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I am trying to get very accurately timed recordings from the microphone on my android device. My thought was something like

while (true) {
  audioRecord.startRecording();
  sleep(0,nanoSeconds);
  audioRecord.flush();
  audioRecord.read(buf, 0, numSamples);
}

But there is no flush() method for AudioRecord. So perhaps I should do

while (true) {
  sleep(0,nanoSeconds);
  audioRecord.startRecording();
  audioRecord.read(buf, 0, numSamples);
  audioRecord.stop();
}

Of course, I cannot find documentation on what startRecording(), read(), and stop() do in sufficient detail to where they actually talk about a buffer. There do not seem to be any methods to call which tell me whether the buffer has samples in it. Or that let me make a read() call which reads all the existing buffer out: I need to specify the number of samples to read and my call will block until those samples exist.

I'd love for someone to show me where this is more truly documented. But nearly as good, just tell me what I should do if I am really trying to get the microphone started at a very accurately determined start time.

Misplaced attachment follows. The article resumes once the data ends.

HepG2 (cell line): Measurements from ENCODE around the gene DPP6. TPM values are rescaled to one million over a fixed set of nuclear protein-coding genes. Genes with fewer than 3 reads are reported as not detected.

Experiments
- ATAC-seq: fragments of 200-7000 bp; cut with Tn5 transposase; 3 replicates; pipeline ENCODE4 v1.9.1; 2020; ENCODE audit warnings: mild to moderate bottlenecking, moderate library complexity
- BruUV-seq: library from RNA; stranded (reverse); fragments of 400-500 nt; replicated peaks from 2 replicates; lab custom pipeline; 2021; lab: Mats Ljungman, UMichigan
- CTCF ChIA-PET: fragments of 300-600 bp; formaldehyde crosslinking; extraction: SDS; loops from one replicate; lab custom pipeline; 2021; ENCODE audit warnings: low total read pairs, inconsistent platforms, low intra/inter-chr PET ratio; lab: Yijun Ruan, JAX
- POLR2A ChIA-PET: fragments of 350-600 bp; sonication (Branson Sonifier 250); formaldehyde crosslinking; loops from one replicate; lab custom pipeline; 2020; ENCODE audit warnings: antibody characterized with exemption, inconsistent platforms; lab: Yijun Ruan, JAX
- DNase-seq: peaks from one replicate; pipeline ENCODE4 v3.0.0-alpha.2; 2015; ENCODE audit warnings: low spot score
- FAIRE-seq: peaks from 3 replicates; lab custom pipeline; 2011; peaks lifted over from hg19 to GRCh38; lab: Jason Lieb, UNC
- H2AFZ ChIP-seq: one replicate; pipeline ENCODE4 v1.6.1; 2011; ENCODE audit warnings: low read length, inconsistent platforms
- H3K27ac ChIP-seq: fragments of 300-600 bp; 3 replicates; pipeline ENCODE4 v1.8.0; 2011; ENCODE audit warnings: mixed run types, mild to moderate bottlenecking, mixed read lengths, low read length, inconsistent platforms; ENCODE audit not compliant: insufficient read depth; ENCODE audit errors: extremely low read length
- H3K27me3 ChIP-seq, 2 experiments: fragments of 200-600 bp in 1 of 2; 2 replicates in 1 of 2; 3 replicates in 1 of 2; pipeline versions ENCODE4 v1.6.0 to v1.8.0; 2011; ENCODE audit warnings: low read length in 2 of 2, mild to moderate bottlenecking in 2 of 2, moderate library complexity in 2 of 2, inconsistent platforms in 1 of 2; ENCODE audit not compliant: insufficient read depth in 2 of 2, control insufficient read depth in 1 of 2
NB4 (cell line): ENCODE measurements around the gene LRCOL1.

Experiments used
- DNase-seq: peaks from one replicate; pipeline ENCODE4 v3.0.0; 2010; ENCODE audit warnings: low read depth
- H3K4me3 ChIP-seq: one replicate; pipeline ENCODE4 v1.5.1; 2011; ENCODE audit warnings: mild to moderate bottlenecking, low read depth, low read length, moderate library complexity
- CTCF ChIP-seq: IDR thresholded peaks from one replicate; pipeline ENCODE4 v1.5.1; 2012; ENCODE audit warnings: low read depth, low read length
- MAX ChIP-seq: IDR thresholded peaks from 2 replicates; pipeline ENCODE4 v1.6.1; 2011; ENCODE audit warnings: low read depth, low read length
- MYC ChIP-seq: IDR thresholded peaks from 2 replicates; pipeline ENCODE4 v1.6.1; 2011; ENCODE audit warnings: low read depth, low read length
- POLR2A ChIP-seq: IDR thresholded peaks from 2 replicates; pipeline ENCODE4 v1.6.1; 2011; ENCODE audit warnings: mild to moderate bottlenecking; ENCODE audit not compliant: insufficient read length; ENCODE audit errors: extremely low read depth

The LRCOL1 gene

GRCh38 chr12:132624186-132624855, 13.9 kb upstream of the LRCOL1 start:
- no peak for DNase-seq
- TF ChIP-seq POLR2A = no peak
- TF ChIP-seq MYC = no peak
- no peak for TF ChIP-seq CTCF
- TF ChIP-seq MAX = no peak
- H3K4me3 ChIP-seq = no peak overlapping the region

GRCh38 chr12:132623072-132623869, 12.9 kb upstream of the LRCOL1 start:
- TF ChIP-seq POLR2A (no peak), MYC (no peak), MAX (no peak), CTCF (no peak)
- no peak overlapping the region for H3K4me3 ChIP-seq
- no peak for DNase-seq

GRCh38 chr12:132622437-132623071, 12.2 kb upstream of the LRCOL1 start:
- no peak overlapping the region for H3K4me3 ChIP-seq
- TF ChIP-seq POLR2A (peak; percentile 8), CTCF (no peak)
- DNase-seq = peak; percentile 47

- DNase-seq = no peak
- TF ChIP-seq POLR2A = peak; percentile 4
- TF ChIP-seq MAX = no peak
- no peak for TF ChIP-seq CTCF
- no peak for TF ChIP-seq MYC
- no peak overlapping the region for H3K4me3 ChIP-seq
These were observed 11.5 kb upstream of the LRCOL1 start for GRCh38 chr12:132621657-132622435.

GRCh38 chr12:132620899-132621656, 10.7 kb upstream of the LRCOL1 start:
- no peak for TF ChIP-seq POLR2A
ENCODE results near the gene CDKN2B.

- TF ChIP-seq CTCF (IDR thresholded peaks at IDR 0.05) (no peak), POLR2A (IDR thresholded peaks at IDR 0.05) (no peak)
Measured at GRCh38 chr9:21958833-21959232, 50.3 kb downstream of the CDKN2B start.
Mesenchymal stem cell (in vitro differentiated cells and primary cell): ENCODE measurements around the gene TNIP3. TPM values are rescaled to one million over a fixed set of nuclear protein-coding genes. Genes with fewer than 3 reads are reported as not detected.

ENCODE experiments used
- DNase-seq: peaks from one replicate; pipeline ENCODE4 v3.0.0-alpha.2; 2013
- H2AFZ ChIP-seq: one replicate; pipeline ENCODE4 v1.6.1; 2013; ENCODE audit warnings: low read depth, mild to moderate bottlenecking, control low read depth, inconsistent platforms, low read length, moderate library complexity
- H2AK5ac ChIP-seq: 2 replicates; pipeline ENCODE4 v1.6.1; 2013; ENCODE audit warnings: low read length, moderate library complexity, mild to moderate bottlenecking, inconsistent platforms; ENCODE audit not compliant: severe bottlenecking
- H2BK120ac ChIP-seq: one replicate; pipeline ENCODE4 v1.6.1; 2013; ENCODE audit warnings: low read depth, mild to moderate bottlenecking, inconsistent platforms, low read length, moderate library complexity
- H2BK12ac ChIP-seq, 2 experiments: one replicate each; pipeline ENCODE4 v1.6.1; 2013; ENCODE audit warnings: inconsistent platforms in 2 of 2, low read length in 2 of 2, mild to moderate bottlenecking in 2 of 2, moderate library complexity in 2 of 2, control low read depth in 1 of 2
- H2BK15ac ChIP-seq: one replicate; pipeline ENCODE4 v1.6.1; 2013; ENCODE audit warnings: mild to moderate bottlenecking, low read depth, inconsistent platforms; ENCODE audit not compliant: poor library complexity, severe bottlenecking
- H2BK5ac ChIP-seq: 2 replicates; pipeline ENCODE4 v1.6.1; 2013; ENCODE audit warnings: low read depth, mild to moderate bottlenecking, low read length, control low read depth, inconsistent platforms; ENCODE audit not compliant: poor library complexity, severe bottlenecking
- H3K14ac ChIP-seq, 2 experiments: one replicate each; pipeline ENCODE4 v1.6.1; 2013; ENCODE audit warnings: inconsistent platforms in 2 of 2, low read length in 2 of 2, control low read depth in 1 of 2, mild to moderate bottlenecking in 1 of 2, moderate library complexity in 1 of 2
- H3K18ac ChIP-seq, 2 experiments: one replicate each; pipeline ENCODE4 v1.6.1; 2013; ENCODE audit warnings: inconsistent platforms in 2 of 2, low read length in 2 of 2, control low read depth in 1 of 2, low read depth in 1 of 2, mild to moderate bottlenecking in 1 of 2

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1 Answer 1

In this case, the source code is probably more helpful than the documentation. Most of Android's media classes are a thin wrapper around native code. The startRecording() method method, for example, simply calls android_media_AudioRecord_start() in the JNI layer, which in turn calls start() on a native AudioRecord instance. Beyond that, it interfaces with the AudioFlinger and eventually the hardware drivers. The hardware latencies will almost certainly vary between devices, and the components are typically not designed for high-precision work.

With that said, if you can make some assumptions about the hardware on which your app will be running, then reading through the native code linked above may be helpful. And if you're comfortable writing a bit of C++ (JNI) code, you can access the audio buffer by manipulating an instance of AudioRecord. Good luck!

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